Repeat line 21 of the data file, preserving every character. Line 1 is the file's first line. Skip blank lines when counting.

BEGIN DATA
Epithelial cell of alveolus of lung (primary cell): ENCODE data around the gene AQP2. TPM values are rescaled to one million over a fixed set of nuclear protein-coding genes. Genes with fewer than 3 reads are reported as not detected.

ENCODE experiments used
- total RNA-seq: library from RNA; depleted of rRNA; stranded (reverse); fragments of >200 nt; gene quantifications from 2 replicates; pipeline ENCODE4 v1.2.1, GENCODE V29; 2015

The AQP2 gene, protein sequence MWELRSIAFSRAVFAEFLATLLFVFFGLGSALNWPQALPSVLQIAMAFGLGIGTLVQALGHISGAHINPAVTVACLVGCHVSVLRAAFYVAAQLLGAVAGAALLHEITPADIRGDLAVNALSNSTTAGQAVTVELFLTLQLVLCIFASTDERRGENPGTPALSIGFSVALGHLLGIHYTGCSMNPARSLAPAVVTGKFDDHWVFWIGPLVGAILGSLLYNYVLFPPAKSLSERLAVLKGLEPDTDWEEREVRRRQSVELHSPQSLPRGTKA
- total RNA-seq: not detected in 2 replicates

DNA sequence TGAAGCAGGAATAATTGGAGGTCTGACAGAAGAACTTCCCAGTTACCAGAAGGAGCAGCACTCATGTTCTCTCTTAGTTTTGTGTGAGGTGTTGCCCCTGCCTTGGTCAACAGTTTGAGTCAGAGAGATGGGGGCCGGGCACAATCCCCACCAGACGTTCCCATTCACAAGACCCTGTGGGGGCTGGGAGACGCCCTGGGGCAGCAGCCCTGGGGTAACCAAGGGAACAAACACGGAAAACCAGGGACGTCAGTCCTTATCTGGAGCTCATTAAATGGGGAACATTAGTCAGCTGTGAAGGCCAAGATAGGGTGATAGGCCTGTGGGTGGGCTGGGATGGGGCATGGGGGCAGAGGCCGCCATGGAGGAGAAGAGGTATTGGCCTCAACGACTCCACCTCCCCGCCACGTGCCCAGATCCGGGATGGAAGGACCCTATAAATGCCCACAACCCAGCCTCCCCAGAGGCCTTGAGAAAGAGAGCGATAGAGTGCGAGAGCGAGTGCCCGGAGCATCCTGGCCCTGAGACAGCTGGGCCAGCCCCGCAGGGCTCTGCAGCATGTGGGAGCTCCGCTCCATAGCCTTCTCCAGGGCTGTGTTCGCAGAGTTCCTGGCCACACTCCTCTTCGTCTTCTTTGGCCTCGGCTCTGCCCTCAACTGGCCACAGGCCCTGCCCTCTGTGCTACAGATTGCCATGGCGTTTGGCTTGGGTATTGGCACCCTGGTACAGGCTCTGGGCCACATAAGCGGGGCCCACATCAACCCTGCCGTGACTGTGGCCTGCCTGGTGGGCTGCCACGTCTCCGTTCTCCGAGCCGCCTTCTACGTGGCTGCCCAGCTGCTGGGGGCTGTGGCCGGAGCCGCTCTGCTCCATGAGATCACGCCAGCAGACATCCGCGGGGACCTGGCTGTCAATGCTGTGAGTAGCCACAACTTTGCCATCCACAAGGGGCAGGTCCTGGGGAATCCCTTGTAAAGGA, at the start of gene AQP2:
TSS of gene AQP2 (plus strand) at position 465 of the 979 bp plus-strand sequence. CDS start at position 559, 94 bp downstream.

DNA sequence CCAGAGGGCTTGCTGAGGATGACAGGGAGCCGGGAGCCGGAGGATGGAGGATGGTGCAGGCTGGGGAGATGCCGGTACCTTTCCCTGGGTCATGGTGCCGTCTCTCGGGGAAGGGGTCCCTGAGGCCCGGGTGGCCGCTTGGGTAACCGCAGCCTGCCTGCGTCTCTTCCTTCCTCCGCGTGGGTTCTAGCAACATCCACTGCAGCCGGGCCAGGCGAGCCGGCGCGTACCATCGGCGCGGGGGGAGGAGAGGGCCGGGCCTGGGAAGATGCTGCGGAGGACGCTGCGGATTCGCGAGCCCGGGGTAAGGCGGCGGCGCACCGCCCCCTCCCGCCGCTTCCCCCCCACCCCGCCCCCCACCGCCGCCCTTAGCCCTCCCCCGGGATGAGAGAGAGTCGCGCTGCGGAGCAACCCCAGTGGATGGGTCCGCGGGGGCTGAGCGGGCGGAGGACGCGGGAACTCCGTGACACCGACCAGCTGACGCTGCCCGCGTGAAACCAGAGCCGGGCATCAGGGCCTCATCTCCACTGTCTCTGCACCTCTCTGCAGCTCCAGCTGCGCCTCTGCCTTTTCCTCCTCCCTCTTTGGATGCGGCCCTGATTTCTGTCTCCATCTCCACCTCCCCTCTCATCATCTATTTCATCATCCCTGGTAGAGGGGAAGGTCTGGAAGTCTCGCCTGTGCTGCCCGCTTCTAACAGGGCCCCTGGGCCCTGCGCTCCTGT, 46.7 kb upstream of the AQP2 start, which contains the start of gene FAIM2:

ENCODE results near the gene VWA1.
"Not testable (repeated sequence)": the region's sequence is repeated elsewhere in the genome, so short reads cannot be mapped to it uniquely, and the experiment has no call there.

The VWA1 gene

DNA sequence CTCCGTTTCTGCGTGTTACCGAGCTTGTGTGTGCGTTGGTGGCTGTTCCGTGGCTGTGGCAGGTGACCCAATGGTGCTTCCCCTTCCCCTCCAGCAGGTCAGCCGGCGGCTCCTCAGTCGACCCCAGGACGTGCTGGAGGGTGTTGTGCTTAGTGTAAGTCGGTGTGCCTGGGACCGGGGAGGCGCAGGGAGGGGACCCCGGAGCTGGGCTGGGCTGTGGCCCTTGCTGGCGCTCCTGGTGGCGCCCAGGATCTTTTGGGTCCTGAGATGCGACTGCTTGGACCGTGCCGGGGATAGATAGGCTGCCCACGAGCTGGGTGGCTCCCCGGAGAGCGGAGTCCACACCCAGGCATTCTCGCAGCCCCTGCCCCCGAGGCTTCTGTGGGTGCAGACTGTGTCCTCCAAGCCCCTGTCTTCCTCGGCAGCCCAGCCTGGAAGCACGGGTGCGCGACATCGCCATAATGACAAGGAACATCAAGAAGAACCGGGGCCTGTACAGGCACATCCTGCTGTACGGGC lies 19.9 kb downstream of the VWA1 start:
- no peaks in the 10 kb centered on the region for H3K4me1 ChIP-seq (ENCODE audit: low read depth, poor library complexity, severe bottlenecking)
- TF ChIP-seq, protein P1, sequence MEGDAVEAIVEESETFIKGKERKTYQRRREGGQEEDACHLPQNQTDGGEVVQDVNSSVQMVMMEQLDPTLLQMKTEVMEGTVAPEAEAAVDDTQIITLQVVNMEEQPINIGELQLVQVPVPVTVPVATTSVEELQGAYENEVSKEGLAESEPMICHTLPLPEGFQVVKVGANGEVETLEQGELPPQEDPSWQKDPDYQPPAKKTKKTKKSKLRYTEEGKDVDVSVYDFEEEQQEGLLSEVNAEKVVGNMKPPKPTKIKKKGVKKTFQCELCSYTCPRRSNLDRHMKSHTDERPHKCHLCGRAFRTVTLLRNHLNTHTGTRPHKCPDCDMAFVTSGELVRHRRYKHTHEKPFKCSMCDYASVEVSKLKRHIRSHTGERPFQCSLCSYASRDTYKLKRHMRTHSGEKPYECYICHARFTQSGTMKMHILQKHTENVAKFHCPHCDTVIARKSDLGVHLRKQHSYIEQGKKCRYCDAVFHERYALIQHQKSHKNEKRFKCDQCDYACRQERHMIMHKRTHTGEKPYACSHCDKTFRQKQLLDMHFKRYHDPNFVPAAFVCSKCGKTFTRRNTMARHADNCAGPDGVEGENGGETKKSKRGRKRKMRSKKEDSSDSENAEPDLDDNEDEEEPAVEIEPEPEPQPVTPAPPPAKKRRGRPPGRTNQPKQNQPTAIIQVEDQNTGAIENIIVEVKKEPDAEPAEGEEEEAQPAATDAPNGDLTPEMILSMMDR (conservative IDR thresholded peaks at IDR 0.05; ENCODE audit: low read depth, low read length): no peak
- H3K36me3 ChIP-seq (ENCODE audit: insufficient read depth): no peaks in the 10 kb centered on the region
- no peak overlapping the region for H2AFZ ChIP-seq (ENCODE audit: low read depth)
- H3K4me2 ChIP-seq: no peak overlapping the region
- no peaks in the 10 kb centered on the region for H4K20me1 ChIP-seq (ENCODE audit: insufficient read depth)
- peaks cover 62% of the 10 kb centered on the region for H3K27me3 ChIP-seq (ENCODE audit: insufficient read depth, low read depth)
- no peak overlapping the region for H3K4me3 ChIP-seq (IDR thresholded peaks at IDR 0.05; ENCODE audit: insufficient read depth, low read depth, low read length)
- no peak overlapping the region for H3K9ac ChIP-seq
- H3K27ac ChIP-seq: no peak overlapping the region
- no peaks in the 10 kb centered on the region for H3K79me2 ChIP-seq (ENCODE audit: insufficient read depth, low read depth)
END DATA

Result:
- no peak overlapping the region for H3K9ac ChIP-seq